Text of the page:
Snapshots December 2012

You know that therapists have to be out of their minds to go on vacation this time of year.  It borders on unethical.

And yet.

Off we go. Some of us.

And since you can't always rely upon your therapist, and many people don't even have a therapist, and considering that holiday anxiety starts before Thanksgiving (for some at Halloween), and that we spend the week after Thanksgiving processing Thanksgiving, consider reading Elizabeth Bernstein on Dysfunctional Family Bingo.  Amy Johnson, a doc in Detroit made up the game.

You play it with the people you would never have friended on Facebook if they hadn't been first or second degrees.

(1) Sandwiched

My grandson, age ten, has the window in Row 16 to my right.  He's taking his first trip to the South to visit his cousins. A well-mannered young man in his thirties has the aisle.

The one who just hit double digits is playing Shark Attack on his Ipod. He's tilting the device in four different directions, probably at least five times a second. A tilt. The shark will not eat tonight.
Shark Attack With Fewer Calories

Bike Race
The young man on my left is playing a similar game on his Ipad, except that he is tilting even more vigorously.

He's deftly steering a bicyclist down a mountain, then across a desert, trying to avoid that predictable ending, the crash.

The whole experience, being in the middle of this energy makes me feel old.

(2) On Feeling Old

My mother says that if you're past fifty and you don't hurt somewhere, you're probably dead.

It's a decade birthday for me and it has been wonderful-- best presents in years, the best cards.  But it still feels sad.  You look back and you wonder. . . look back. . . wonder.  Mostly look back.

My brother texts me:

Happy Birthday!  All birthdays are good birthdays.


Your Much Younger Brother

(3) Addicted
Spider Solitaire on the Computer, too

I can't talk about the kids and their gaming, not when my Spider addiction in full-throttle. I hate that I choose Solitaire before bed lately over reading real books.

I hate this volunteering to dumb down.

But it always works, numbs me.

But having it on my phone, I can see, something has to give.  I'm using during the day! And denial has set in, is telling me that writing about it, the jones will go away.

Most likely, nah.  So what is next?! Do I need to join a support group?  Perhaps create one? Now there's something to add to my Psychology Today therapist profile.

I could open the meeting, start with:
Hi. I'm therapydoc and I have a problem with electronics, mainly my phone. (pause)
I have texted while driving.
Anyone running such a group should emphasize these four dynamics:
(a) Empathy for those who are not addicted to electronics. These people are often insulted when we take calls in the middle of a conversation. They are deservedly hyper-sensitive, assume we think them less interesting, less intelligent, less important than an incoming text, an email, or whatever it is that is beeping or blinking in our pocket.
(b) The draw is precisely this, attention. Needing and seeking attention, applause. The ego is starving, craves the love, the beep, the ring. We're social animals, fairly helpless when it comes to wanting to be noticed.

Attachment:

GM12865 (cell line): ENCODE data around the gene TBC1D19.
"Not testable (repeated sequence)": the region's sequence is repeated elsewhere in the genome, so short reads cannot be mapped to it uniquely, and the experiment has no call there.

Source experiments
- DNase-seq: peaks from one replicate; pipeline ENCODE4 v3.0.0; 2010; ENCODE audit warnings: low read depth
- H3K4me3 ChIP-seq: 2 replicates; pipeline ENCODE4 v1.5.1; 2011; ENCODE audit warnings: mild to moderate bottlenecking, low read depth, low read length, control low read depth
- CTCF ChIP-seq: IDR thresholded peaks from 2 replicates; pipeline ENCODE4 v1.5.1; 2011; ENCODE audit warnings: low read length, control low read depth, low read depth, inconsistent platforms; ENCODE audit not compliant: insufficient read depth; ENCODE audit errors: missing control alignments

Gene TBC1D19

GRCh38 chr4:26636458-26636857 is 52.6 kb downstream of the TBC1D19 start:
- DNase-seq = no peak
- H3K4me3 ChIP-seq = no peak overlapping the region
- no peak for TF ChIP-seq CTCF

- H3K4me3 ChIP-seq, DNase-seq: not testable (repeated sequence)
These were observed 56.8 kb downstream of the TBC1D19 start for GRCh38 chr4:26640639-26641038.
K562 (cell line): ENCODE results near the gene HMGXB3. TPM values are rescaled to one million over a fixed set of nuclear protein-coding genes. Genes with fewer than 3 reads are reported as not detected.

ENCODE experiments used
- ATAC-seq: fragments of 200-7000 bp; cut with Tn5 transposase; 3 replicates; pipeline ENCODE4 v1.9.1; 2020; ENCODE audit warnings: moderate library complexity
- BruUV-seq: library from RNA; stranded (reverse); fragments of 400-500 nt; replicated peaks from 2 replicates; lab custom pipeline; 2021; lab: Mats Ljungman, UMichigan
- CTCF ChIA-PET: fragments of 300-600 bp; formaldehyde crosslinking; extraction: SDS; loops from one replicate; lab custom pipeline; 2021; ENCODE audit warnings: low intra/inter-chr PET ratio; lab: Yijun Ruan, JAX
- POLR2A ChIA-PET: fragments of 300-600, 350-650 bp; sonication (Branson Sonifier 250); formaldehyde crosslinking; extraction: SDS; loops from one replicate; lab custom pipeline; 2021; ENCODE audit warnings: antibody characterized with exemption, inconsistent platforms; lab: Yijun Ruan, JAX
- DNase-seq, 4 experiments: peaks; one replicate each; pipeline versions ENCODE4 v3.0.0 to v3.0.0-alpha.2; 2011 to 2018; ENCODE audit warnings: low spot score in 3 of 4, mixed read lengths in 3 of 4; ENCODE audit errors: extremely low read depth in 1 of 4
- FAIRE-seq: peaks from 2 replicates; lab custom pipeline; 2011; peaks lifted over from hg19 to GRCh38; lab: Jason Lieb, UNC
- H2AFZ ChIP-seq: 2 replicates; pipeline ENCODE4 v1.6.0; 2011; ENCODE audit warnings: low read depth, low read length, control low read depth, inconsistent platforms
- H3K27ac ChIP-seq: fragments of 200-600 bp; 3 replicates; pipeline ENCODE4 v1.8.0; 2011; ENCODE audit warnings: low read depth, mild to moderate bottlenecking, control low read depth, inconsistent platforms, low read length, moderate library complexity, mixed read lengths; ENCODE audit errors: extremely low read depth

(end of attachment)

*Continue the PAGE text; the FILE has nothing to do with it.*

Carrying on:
(c) It is important to let go of enablers, friends who are like us, who don't bat an eye at what some would consider egregiously poor social etiquette. Enablers are forgiving, more than happy to see another addict imbibe. You feel better about yourself, a person who also can't resist staring at an electronic device over looking into someone's eyes.  You are in good company.
It's like, I'm drinking in the middle of the day, you should too!
(d) Finally, if you must answer the phone, try, "I'll call you back later, I'm pretty tied up right now, can't talk."
Tied up?  Living, is what we used to call it.

 (4) The Naked Eye
Sea Anenomes

We're at the Georgia Aquarium, an amazing museum, and if you know me you know that nothing makes me happier than a salt water fish tank with a couple of healthy fish swimming around. It totally takes me in and there's nothing electronic about it, unless we're talking electric eels or filtration systems.

But I have an electronic device with me, my phone, so I'm snapping pictures constantly, want to bring home my memories.

In other words, I'm at the aquarium thinking about a screen-saver.

Jelly Fish, therapydoc

Salt water fish Screen-Saver

Sea Dragons, therapydoc

(5) Putting Kids to Sleep

There are so many wonderful things about life, and grandchildren are at the top of the list. When you visit them you relish them, life itself. Blessings, you think. You get into a seriously grateful mode.

My oldest granddaughter seems to really like me, and when it is bedtime, I get the honors.  She insists that I tell her a story, sing her a song (my pick!) and say the bedtime prayers.  There is perhaps nothing more delicious than this.

So we're in her bed and she's under the covers and I'm on top of the covers, but we are eye to eye. Hers are so large it is nothing short of intimidating.  We have a discussion about teeth and brushing. The song, the story, the ritual is over, and she's supposed to go to sleep now.

She grabs me around the neck, hugs me tight. "Don't go. Don't go now and don't go back to Chicago tomorrow.  Stay one more day.  Miss your flight."

This is an old routine. She's been doing it for years. She's not yet seven, so not too many years. But she's good.

My job is to tell her I'll stay a little longer, and she's content with that.  She's very tired. She did walk that entire museum and her little legs worked double time.

As her eyes close, mine are looking for my phone.  I see it on her desk and get up to grab it. She sees me, pounces.  "You said you would stay!"